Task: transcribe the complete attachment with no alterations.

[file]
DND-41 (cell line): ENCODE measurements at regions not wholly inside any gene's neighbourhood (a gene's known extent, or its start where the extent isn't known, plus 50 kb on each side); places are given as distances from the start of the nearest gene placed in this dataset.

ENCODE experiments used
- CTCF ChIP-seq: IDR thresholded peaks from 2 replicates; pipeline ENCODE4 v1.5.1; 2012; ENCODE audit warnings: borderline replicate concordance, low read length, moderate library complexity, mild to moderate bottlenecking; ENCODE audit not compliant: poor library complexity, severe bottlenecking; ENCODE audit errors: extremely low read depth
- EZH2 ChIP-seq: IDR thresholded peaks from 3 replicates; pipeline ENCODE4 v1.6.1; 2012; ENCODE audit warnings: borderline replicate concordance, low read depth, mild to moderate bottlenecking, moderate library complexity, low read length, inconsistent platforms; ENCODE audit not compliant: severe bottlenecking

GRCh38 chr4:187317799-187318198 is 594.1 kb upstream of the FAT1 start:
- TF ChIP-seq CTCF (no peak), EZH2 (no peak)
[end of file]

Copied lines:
DND-41 (cell line): ENCODE measurements at regions not wholly inside any gene's neighbourhood (a gene's known extent, or its start where the extent isn't known, plus 50 kb on each side); places are given as distances from the start of the nearest gene placed in this dataset.

ENCODE experiments used
- CTCF ChIP-seq: IDR thresholded peaks from 2 replicates; pipeline ENCODE4 v1.5.1; 2012; ENCODE audit warnings: borderline replicate concordance, low read length, moderate library complexity, mild to moderate bottlenecking; ENCODE audit not compliant: poor library complexity, severe bottlenecking; ENCODE audit errors: extremely low read depth
- EZH2 ChIP-seq: IDR thresholded peaks from 3 replicates; pipeline ENCODE4 v1.6.1; 2012; ENCODE audit warnings: borderline replicate concordance, low read depth, mild to moderate bottlenecking, moderate library complexity, low read length, inconsistent platforms; ENCODE audit not compliant: severe bottlenecking

GRCh38 chr4:187317799-187318198 is 594.1 kb upstream of the FAT1 start:
- TF ChIP-seq CTCF (no peak), EZH2 (no peak)